Previous chapters have highlighted the importance of regular and sustained exercise across the cancer continuum. However, recent exercise prevalence figures indicate that the overwhelming majority of cancer survivors are not exercising at levels required for the accrual of health benefits. Therefore, Exercise and cancer researchers are faced with the challenge of developing effective strategies that motivate cancer survivors to initiate and sustain exercise behavior. This chapter provides an overview of (a) current exercise prevalence estimates among cancer survivors, (b) factors that motivate survivors to engage in regular and sustained exercise, (c) exercise maintenance (defined as continuing to engage in regular exercise for at least 6 months after the end of an intervention as reported by Vallance et al. (Am J Health Behav 34:225-236, 2010); Bock et al. (Ann Behav Med 23:79-87, 2001); van Stralen et al. (Health Educ Res 25:233-247, 2010)) after clinical exercise and exercise behavior change interventions for cancer survivors, (d) recommendations for examining exercise maintenance among cancer survivors, and (e) practical implications for health care providers. Understanding the factors that affect exercise behavior, motivation, and maintenance may help practitioners, researchers, and clinicians in developing effective exercise behavior maintenance programs for cancer survivors. Such programs are critical given the recent evidence suggesting that increased exercise may be associated with a lower risk of recurrence, cancer specific mortality, and all-cause mortality for breast and colon cancer survivors.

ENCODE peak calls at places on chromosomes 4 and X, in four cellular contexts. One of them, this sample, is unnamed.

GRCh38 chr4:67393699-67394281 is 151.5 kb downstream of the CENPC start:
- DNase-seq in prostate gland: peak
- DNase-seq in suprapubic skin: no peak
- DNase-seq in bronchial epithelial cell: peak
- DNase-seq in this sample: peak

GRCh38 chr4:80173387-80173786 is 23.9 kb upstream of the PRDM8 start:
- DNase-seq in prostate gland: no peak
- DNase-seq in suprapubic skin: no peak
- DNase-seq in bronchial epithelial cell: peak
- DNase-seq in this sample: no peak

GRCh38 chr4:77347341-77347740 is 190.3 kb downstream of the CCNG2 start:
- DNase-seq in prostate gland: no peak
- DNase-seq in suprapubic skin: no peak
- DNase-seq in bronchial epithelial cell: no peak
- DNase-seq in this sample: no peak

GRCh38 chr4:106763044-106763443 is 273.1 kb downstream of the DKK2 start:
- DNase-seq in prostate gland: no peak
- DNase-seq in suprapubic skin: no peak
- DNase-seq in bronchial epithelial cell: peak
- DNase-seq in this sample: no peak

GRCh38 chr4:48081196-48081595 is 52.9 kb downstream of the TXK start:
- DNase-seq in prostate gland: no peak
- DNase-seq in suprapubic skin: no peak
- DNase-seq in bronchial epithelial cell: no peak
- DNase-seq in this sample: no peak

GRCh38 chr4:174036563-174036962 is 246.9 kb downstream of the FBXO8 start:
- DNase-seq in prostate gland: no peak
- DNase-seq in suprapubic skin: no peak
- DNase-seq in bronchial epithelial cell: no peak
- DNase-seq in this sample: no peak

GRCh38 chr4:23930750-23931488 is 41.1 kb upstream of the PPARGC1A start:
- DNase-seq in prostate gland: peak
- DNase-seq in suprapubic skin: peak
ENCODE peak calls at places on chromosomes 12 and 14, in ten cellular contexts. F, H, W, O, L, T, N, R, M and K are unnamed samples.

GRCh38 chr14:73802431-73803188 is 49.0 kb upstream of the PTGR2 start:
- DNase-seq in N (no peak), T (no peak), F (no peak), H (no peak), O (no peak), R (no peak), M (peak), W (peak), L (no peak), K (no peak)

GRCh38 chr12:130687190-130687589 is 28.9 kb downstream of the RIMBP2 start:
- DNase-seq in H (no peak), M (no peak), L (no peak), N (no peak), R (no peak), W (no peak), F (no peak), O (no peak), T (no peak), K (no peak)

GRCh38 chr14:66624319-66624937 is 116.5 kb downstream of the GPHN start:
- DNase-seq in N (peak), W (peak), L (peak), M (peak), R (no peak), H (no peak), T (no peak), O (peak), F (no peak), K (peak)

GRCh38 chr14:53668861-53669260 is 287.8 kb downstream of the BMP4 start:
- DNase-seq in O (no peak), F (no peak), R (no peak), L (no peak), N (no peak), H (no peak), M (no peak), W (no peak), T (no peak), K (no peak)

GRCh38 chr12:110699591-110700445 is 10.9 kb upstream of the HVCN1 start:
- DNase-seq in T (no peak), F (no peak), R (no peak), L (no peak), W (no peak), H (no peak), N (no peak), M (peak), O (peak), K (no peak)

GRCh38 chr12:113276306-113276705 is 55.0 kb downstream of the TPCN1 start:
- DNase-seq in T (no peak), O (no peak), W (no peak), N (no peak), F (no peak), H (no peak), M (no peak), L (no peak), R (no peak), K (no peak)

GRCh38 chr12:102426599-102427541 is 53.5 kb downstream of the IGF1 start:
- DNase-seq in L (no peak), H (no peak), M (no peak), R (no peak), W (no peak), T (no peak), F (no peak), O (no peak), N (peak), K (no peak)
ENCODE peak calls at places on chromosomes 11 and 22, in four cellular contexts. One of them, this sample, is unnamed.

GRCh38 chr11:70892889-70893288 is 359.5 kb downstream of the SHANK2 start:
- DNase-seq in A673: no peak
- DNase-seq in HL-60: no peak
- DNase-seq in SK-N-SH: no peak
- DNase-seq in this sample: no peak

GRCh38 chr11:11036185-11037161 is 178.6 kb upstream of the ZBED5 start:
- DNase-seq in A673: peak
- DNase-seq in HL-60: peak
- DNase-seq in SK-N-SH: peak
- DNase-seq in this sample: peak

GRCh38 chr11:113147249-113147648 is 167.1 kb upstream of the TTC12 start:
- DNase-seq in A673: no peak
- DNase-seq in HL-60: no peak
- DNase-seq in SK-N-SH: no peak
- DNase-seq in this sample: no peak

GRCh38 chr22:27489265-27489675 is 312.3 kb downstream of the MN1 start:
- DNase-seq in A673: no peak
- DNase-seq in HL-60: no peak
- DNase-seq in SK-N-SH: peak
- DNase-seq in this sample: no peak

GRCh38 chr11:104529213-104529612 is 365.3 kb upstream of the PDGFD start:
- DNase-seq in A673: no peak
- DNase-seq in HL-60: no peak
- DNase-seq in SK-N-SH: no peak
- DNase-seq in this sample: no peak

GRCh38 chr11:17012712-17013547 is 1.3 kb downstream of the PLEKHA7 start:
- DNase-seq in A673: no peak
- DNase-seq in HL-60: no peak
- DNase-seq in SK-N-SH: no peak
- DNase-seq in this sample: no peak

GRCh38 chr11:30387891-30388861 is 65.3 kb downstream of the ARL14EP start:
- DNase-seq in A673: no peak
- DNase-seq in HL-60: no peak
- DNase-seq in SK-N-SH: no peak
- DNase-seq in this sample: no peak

|Title of host publication
|Exercise, Energy Balance, and Cancer
|Number of pages
|Published - 1 Jan. 2013